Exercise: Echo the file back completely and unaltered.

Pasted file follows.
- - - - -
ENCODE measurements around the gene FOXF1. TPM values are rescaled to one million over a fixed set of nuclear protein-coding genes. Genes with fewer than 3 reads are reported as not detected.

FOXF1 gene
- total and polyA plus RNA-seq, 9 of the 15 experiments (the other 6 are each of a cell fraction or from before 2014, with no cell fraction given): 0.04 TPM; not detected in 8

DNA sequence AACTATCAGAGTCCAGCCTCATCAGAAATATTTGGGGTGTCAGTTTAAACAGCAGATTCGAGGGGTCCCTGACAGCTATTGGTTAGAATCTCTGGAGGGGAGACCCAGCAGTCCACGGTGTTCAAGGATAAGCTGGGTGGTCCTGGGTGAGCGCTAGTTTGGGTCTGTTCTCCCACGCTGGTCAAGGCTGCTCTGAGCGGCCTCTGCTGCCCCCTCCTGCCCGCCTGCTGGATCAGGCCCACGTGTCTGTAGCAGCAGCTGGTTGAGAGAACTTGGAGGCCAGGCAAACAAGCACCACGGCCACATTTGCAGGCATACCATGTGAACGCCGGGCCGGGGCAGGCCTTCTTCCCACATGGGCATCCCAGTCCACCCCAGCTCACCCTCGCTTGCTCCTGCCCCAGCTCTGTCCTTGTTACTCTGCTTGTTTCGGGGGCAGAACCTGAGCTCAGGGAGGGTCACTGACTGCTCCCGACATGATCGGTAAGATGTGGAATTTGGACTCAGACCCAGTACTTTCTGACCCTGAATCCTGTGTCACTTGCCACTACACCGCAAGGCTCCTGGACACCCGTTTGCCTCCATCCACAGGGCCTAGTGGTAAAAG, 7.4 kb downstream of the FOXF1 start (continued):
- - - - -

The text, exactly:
ENCODE measurements around the gene FOXF1. TPM values are rescaled to one million over a fixed set of nuclear protein-coding genes. Genes with fewer than 3 reads are reported as not detected.

FOXF1 gene
- total and polyA plus RNA-seq, 9 of the 15 experiments (the other 6 are each of a cell fraction or from before 2014, with no cell fraction given): 0.04 TPM; not detected in 8

DNA sequence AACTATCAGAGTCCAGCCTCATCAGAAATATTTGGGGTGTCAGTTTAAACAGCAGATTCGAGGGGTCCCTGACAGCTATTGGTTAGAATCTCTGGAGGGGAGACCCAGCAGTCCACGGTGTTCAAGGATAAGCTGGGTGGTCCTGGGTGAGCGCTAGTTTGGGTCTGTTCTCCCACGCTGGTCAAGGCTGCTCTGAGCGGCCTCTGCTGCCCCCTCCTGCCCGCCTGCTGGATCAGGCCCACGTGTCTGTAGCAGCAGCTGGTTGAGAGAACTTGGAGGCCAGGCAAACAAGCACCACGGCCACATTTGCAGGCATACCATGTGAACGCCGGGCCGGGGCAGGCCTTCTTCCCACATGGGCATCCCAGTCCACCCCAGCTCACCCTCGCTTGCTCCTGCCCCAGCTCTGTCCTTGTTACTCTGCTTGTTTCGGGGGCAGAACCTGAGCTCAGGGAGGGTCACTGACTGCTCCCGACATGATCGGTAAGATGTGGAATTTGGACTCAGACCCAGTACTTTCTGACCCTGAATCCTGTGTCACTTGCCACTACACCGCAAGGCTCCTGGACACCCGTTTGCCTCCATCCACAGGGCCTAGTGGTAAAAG, 7.4 kb downstream of the FOXF1 start (continued):